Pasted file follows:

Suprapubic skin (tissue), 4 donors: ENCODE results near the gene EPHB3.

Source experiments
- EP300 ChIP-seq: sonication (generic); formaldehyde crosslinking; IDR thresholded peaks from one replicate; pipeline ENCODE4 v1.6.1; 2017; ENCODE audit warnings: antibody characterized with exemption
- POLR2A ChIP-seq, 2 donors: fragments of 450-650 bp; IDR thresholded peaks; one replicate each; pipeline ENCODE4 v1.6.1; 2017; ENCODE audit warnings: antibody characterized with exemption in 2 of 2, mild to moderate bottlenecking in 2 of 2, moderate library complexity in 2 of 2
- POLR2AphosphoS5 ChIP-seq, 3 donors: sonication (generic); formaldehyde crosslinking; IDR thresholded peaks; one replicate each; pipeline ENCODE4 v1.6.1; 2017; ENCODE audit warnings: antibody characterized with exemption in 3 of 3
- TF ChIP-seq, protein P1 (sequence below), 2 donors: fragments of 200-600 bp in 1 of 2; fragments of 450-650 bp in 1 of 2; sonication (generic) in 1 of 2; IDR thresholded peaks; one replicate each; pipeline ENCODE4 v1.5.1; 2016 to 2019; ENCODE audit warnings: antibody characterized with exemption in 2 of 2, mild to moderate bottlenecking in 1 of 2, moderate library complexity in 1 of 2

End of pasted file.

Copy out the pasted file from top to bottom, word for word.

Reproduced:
Suprapubic skin (tissue), 4 donors: ENCODE results near the gene EPHB3.

Source experiments
- EP300 ChIP-seq: sonication (generic); formaldehyde crosslinking; IDR thresholded peaks from one replicate; pipeline ENCODE4 v1.6.1; 2017; ENCODE audit warnings: antibody characterized with exemption
- POLR2A ChIP-seq, 2 donors: fragments of 450-650 bp; IDR thresholded peaks; one replicate each; pipeline ENCODE4 v1.6.1; 2017; ENCODE audit warnings: antibody characterized with exemption in 2 of 2, mild to moderate bottlenecking in 2 of 2, moderate library complexity in 2 of 2
- POLR2AphosphoS5 ChIP-seq, 3 donors: sonication (generic); formaldehyde crosslinking; IDR thresholded peaks; one replicate each; pipeline ENCODE4 v1.6.1; 2017; ENCODE audit warnings: antibody characterized with exemption in 3 of 3
- TF ChIP-seq, protein P1 (sequence below), 2 donors: fragments of 200-600 bp in 1 of 2; fragments of 450-650 bp in 1 of 2; sonication (generic) in 1 of 2; IDR thresholded peaks; one replicate each; pipeline ENCODE4 v1.5.1; 2016 to 2019; ENCODE audit warnings: antibody characterized with exemption in 2 of 2, mild to moderate bottlenecking in 1 of 2, moderate library complexity in 1 of 2